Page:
- Jane McManus, Reporter & Columnist, espnW.com
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The team's starting cornerback, who held out in 2010 before signing what's been called a band-aid of a contract, has made no secret that he expected the deal would be reworked.
Nevertheless, Revis loaded up his silver Mini Cooper today and drove here as the team reported to dorms at SUNY Cortland for the start of camp.
"I want to be here, I want to be around the team," Revis explained, then deadpanned, "and I haven't been to a lot of training camps in the past."
There was truth in the joke. Last year the lockout meant that the Jets' training camp was at the Florham Park practice facility. In 2010, Revis' holdout was one of the threads in the HBO series "Hard Knocks."
Revis would be notable for his absence this year, more so because of the way the defense struggled in 2011.
"It was a big decision for me to hold out or not, and I decided to come here and be prepared and be ready for the season," Revis said on "The Michael Kay Show" on Thursday afternoon.
But his willingness to show up doesn't mean everything is solved. Revis has said he wanted to be a Jet for life, and that was the hope when general manager Mike Tannenbaum and team owner Woody Johnson inked the front-loaded four-year deal in 2010.
"Something's got to happen sooner or later in terms of my future with the team," Revis said. "Like I said, I want to be here and I hope Mike and Mr. Woody want me here. But besides that I just got to play football and keep playing as best I can."
Revis noted he never said he was unhappy with his contract, which has two years remaining during which he will be paid $13.5 million. Even with that number, Revis is arguably being paid less than market value two years after being told he would be the Jets' franchise player. Reworking his deal is apparently not on the short list for the team, which leaves Revis with some unanswered questions.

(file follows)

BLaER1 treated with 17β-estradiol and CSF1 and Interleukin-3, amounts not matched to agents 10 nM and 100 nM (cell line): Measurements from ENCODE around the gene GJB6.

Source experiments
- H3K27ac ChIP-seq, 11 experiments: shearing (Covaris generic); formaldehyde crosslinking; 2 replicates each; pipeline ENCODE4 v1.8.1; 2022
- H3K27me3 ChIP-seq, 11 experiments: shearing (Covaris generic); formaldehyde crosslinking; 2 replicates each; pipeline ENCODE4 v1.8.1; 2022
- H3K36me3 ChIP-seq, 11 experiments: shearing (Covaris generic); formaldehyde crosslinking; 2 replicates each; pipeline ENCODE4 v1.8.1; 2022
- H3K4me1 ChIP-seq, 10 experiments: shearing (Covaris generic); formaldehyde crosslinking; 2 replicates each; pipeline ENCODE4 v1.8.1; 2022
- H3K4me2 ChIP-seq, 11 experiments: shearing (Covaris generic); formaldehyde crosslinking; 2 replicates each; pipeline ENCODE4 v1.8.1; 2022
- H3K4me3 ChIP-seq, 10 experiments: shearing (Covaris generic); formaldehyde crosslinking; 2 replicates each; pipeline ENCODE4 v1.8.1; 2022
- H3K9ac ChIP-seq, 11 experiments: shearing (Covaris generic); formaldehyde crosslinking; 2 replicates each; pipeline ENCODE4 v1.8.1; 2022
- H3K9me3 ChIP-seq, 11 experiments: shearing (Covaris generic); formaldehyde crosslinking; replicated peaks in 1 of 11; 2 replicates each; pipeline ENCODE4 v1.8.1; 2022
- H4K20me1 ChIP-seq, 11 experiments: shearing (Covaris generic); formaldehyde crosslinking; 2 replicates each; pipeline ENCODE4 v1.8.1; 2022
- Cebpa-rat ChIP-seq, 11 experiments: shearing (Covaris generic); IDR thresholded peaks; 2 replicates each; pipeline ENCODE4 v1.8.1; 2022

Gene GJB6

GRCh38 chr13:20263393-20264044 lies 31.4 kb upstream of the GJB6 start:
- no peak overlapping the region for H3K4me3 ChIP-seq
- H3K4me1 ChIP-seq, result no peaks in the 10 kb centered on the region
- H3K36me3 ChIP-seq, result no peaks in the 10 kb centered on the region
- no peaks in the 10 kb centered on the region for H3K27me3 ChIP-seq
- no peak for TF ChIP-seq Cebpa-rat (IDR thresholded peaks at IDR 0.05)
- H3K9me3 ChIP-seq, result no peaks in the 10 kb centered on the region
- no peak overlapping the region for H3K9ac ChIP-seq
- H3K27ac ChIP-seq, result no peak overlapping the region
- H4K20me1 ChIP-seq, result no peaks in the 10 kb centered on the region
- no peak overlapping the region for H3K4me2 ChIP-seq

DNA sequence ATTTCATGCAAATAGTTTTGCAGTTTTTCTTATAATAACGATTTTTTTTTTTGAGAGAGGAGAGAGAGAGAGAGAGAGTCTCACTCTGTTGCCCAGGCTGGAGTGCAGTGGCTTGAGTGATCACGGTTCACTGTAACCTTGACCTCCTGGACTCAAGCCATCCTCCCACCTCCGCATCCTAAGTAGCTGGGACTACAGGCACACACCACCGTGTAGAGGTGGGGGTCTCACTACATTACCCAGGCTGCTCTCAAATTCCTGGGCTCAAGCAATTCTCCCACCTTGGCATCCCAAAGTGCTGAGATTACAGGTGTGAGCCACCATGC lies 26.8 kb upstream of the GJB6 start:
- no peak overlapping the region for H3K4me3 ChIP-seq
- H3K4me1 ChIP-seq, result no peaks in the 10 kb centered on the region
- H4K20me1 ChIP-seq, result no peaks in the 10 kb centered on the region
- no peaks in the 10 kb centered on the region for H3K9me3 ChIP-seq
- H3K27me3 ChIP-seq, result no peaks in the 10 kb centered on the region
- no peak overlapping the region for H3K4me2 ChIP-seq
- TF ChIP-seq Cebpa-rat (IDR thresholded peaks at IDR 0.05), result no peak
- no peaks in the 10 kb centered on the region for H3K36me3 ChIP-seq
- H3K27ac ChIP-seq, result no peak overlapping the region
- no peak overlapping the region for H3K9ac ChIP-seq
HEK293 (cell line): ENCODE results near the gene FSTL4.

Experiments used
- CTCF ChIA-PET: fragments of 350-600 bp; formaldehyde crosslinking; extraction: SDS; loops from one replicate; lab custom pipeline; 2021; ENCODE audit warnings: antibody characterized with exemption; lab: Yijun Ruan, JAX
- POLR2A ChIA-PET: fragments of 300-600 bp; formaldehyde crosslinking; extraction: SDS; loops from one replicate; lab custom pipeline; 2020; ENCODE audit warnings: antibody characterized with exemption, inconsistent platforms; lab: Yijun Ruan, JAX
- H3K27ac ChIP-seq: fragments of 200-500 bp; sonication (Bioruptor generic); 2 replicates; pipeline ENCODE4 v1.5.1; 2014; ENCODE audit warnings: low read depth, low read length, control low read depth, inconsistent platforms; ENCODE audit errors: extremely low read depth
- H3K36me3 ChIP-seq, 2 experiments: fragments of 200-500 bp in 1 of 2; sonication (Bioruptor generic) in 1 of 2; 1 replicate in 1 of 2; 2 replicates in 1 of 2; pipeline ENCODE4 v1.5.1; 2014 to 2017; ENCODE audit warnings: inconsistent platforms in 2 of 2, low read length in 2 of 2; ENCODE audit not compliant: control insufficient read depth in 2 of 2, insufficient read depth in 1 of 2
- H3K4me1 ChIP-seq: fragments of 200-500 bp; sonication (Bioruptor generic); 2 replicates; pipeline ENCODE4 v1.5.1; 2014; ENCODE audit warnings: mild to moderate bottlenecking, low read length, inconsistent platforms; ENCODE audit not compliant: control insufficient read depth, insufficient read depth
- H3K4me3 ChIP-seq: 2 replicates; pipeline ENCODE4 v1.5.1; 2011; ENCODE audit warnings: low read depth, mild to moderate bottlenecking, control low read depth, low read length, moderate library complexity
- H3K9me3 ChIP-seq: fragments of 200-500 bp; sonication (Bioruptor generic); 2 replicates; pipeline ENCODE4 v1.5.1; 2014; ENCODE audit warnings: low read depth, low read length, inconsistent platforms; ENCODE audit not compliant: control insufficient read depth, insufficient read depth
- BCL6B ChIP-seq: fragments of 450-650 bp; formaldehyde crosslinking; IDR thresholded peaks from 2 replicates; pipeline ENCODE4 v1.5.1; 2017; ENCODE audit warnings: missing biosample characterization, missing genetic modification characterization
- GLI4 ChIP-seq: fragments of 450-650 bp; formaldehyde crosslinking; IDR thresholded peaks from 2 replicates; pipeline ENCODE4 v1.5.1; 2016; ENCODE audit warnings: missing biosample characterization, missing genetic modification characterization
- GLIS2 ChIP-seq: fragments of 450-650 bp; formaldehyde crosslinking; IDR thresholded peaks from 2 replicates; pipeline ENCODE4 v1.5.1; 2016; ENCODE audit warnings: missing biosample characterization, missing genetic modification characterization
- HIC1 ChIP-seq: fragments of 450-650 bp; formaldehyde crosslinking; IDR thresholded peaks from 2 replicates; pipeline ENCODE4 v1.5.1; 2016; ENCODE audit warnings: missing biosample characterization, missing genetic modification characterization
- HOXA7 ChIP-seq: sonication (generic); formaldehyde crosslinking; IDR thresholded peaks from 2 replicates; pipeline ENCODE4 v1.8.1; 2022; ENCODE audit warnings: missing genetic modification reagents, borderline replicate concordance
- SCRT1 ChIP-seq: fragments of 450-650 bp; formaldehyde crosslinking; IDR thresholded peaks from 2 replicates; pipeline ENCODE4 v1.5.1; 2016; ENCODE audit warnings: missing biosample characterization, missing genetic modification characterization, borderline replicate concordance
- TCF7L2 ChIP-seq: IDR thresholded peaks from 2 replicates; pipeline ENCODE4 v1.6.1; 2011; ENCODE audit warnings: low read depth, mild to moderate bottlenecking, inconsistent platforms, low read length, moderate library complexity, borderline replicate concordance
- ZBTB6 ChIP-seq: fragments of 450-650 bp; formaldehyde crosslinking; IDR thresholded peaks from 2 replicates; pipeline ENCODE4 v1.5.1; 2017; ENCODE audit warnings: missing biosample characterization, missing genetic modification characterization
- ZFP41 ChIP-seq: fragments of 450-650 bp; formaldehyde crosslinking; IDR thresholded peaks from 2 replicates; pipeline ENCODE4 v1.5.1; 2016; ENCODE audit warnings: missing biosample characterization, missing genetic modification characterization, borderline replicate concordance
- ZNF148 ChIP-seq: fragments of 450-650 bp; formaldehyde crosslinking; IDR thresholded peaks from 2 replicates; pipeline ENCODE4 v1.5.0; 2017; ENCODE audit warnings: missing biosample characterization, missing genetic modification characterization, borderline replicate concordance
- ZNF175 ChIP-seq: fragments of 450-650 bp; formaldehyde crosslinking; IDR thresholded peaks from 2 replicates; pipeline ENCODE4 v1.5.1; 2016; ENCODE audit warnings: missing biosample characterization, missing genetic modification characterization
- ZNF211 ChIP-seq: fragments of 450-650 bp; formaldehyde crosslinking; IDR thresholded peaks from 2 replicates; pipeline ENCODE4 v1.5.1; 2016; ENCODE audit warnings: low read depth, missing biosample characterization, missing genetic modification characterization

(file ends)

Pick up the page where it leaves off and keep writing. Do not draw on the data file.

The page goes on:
"Well I think the big picture of that is, the question will be, do they want me to leave?" Revis told ESPN New York. "Do they see me as the face or do they want to let me go, it's really up to them."
The four-time Pro Bowl selection is arguably the best cornerback in football, and endured the team's wooing of Nnamdi Asomugha last offseason. Asomugha ended up signing a five-year, $60 million deal with the Philadelphia Eagles.
Asked if Revis would be willing to rework his contract once the season was under way, he said of course he would but doubts it will happen.
"I don't think Mike (Tannenbaum) would do that during the season because it is a distraction," Revis said. "I think you probably want to handle that matter during the offseason."
Revis still hopes his agents and Tannenbaum will continue to talk.
"Hopefully they will see me as maybe the face or the franchise guy and lock me up," Revis told ESPN New York. "But if not then I think we all kind of know where it's going in terms of, you know I'm a person, it's my career and I have to do what I need to do for my family. I think that's the biggest thing."
Information from ESPNNewYork.com's Ian O'Connor was used in this report.